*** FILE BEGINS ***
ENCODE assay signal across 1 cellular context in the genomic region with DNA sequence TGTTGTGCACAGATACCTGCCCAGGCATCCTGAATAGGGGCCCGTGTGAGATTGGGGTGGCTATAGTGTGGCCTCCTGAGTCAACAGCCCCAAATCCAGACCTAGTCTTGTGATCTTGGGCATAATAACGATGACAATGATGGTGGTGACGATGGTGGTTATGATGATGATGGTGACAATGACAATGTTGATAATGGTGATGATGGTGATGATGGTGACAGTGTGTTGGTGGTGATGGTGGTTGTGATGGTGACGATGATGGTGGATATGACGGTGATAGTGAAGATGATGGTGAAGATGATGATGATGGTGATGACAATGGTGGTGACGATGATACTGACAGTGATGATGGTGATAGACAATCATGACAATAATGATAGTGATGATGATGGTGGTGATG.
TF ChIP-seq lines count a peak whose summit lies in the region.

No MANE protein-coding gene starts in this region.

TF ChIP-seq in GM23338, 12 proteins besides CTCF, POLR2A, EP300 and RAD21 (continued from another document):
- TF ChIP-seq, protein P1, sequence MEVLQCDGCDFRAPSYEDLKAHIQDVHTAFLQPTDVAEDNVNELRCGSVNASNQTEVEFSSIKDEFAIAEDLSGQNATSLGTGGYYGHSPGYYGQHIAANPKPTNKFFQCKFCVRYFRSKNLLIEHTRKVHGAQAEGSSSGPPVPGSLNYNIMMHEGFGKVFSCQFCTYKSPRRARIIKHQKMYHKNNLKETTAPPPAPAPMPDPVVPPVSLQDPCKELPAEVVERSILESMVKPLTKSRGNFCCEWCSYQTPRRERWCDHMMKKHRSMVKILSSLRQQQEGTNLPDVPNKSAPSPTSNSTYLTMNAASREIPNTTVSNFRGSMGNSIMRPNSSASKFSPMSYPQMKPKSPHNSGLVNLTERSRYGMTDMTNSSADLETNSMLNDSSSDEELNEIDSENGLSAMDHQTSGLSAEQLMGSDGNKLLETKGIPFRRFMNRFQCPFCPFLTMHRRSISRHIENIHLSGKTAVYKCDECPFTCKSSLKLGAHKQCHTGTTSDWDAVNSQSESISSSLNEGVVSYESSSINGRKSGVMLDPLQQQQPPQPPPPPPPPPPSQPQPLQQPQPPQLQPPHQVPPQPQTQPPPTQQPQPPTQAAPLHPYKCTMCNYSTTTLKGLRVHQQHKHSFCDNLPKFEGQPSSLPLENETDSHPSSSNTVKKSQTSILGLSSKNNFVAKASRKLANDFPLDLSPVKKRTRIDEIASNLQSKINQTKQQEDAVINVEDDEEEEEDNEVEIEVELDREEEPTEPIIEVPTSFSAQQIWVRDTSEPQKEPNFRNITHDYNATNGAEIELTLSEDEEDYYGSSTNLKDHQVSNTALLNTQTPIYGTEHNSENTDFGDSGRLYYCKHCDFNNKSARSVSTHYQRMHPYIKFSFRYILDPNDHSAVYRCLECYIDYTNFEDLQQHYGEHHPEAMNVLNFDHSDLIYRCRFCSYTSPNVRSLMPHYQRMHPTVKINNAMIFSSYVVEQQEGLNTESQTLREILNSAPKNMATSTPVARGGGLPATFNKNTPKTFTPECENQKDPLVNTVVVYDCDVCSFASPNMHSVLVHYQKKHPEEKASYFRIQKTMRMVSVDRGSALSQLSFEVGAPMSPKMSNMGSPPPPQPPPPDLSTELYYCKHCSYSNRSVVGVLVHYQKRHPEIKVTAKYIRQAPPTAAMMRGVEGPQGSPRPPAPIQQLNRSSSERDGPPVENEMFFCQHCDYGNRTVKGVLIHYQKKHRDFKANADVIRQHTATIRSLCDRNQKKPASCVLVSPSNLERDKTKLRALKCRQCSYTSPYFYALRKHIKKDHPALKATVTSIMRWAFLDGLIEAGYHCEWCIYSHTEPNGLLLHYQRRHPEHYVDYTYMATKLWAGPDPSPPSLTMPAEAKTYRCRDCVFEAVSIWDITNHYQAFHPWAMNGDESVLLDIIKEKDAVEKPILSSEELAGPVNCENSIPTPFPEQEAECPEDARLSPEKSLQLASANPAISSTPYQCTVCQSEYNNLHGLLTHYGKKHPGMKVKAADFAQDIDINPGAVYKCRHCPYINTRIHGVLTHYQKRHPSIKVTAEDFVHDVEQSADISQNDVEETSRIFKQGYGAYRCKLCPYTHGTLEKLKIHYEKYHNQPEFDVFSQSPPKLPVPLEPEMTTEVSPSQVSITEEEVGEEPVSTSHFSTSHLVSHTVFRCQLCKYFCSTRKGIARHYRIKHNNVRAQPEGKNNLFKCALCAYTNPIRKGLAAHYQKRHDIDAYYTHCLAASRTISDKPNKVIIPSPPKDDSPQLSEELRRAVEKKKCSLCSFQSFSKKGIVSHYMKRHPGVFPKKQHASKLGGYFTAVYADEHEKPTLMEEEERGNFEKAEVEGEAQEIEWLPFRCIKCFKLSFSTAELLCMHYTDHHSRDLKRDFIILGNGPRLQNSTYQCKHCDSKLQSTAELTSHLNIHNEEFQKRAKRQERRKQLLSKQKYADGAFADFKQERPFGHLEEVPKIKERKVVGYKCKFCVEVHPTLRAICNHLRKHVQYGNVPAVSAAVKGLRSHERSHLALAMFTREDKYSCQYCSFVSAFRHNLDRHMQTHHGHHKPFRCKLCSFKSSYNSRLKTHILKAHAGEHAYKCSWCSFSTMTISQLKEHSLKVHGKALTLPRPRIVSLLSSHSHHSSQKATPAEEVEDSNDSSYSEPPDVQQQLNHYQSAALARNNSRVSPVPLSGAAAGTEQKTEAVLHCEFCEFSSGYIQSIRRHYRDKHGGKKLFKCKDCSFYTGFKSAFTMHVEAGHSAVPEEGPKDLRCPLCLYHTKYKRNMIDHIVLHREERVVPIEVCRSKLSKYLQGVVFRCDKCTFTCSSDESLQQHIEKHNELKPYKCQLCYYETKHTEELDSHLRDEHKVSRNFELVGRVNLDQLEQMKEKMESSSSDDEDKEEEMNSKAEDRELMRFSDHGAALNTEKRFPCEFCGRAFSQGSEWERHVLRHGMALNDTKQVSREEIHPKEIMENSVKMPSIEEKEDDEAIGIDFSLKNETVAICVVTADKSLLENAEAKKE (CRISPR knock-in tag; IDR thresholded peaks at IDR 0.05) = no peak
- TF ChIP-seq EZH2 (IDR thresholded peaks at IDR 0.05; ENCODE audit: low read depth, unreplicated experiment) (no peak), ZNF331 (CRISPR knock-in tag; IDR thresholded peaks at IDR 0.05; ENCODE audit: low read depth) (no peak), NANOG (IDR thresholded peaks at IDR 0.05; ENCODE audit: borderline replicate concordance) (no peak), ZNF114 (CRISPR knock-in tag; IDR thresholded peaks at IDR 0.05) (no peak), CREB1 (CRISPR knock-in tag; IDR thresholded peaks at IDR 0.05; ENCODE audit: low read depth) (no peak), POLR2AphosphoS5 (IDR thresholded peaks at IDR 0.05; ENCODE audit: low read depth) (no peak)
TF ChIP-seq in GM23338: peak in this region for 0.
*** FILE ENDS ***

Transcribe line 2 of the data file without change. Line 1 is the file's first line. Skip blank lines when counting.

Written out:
TF ChIP-seq lines count a peak whose summit lies in the region.